Carney attended one of Hof’s rather brutal training sessions where he described the Ice Man as a difficult figure to dissect. “On one level he speaks in a familiar creole of New Age mumbo jumbo. There’s a spiel about universal compassion and connection to divine energies.” On another level, his training “aims to create a wedge between the body’s internal programming and external pressures in order to force the body to cede control to the conscious mind. He is a hacker, tweaking the body’s programming to expand its capabilities.”
The method Hof teaches sounds simple enough. It begins by assuming a meditation posture such as sitting or lying down or any position that enables the lungs to expand freely.
The next step is to clear the mind by focusing fully on one’s breath while inhaling through the nose or mouth and exhaling forcefully through the mouth. “Fully inhale through the belly, then chest and then let go unforced,” the website explains. “Repeat this 30 to 40 times in short, powerful bursts. You may experience light-headedness, and tingling sensations in your fingers and feet [hyperventilation]. These side effects are completely harmless.” After the last exhalation, the person is instructed to inhale as deeply as possible, then let the air out and stop breathing, holding the breath until one feels the urge to take a breath again.
Hof makes all kinds of claims about the benefits of this breathing method, but what does the science say?
According to Healthline, more research is needed to determine if the effects of the Wim Hof method are due to breathing exercises, meditation, or cold exposure; however, it does seem to affect brain and metabolic activity, inflammation, and pain.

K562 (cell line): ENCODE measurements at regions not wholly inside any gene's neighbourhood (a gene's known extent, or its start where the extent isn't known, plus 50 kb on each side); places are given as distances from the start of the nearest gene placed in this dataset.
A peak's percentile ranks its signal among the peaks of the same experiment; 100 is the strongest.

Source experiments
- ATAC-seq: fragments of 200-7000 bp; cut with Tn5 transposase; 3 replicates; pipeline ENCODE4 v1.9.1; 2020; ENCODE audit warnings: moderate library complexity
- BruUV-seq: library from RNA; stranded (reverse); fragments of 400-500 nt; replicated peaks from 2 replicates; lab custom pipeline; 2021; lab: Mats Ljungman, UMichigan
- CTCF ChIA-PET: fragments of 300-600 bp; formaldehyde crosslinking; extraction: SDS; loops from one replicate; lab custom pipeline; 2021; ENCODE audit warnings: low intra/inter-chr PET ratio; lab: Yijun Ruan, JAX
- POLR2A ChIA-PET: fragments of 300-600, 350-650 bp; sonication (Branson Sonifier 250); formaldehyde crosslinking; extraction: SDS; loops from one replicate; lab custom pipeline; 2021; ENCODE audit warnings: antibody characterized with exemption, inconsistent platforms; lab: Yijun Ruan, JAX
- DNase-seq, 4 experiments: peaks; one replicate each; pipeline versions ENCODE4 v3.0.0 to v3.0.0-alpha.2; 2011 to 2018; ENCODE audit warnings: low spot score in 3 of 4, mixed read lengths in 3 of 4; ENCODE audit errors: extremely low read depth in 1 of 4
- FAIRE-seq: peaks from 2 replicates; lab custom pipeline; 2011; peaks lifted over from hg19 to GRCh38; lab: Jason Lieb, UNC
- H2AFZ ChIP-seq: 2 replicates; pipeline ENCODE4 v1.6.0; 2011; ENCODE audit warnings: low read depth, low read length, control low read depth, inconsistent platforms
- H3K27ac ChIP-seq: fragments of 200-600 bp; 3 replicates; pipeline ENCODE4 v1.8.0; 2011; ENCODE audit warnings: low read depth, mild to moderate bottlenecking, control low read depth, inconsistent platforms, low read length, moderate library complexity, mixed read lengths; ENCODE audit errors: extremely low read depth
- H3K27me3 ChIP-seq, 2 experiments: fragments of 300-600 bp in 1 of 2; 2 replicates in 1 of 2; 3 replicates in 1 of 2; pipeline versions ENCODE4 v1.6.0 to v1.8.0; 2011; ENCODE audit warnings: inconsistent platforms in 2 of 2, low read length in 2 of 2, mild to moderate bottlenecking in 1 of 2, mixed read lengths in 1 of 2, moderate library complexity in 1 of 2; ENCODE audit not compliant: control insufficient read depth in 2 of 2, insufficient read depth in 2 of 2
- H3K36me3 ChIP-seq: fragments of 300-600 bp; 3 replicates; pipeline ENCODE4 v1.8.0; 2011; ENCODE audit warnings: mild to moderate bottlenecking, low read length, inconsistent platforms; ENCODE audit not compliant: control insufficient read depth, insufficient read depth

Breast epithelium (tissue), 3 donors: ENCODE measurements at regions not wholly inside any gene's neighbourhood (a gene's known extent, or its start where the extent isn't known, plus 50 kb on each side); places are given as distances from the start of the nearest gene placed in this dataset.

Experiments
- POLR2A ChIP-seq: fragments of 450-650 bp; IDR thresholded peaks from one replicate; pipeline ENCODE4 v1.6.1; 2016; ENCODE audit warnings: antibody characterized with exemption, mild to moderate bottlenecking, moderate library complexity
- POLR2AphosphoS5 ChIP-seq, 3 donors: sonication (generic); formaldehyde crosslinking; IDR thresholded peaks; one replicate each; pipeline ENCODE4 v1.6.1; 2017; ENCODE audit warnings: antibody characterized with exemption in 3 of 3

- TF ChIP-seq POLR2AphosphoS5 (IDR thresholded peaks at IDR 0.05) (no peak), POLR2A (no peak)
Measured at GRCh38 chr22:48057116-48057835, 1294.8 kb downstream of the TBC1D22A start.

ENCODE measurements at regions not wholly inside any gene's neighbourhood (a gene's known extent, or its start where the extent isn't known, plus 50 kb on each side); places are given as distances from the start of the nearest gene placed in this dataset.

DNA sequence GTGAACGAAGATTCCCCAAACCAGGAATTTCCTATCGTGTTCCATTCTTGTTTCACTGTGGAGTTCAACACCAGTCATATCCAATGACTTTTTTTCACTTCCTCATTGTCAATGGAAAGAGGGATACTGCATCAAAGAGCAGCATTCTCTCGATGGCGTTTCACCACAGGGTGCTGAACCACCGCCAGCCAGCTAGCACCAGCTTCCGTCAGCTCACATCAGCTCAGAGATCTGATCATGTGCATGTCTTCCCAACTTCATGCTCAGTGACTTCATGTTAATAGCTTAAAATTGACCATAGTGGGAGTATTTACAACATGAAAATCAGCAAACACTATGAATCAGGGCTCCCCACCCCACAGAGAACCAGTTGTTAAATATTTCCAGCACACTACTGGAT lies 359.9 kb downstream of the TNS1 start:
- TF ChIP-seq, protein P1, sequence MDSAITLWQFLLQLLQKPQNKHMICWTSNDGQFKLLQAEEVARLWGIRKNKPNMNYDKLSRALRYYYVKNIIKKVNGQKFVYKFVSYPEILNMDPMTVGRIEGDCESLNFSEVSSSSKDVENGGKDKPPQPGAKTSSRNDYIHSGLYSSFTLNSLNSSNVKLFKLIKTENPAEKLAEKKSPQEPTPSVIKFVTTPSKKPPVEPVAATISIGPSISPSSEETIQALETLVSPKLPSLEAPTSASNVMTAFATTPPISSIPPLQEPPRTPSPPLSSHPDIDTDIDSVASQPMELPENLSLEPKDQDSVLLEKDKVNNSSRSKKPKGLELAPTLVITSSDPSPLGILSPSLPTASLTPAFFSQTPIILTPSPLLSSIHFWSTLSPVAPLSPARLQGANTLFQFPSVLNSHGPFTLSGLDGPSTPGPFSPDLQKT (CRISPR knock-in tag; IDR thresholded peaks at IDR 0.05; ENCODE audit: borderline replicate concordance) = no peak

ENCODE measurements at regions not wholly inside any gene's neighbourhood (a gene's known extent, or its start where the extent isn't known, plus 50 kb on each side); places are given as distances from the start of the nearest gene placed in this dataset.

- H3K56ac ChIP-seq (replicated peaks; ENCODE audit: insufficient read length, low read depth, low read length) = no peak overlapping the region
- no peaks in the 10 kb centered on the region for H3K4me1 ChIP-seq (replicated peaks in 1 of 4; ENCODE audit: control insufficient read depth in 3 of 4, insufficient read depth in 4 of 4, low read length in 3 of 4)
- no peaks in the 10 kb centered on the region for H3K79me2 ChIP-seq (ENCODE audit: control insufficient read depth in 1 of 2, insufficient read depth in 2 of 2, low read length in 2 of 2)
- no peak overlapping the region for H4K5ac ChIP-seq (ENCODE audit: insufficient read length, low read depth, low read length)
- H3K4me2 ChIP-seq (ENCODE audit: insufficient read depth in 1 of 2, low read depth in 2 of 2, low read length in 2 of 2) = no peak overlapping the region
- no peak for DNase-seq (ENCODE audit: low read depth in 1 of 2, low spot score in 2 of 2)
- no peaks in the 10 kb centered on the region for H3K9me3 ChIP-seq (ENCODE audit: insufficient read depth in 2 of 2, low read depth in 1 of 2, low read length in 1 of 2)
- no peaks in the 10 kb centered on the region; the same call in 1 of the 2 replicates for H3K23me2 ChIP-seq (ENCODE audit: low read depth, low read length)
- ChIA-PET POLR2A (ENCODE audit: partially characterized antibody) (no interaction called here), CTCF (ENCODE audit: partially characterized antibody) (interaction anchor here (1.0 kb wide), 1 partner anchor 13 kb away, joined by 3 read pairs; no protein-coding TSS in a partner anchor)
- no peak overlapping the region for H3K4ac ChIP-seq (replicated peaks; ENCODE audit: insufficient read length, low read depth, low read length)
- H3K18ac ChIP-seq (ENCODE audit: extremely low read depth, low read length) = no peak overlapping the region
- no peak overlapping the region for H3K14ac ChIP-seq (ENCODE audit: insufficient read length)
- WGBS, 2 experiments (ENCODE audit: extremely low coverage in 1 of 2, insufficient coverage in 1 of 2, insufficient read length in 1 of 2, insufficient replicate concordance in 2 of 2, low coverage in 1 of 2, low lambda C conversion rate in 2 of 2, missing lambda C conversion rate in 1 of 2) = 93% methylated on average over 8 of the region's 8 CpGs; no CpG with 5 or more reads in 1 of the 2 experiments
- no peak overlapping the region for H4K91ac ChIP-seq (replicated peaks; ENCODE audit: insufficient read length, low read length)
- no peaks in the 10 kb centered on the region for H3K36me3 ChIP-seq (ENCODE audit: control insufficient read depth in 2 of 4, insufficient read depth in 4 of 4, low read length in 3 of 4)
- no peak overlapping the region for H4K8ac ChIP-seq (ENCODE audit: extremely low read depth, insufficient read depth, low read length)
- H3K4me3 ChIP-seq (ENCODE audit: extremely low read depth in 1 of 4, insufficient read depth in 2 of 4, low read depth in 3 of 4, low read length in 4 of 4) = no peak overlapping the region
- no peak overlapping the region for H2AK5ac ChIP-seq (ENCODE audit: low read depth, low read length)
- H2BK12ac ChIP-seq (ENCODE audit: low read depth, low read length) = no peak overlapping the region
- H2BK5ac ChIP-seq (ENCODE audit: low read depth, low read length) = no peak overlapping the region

Participants in a 2014 study performed breathing techniques such as consciously hyperventilating and retaining the breath, meditating, and immersing themselves in ice cold water. In this study, the participants used the “third eye meditation” technique which utilizes visualizations aimed at relaxation during their training by Hof. Results showed that the sympathetic nervous system and the immune system can be voluntarily influenced.
A more recent study in 2017 found that Hof was able to tolerate extreme cold by creating an artificial stress response in his body. “Scientists believe the brain rather than the body helped Hof to respond to cold exposure. The study suggests that people can learn to control their autonomic nervous system to bring about similar changes,” Healthline reports.
It’s important to note that this method of breathing is not without its risks. People with a history of respiratory problems such as asthma, stroke, high or low blood pressure, or who are on any medications, should speak with their health care provider before beginning this practice.
The hyperventilation frequently experienced during this practice can also pose serious risks to practitioners.
This article appearing in a Dutch newspaper reports four deaths that were allegedly associated with the method which include three men who drowned in a pool and another man who was actively trying to break his own records of breath-holding.
Our recommendation is that one should use discretion when becoming involved with the Wim Hof breathing method due to its association with non-Christian meditation practices and the health risks to certain individuals.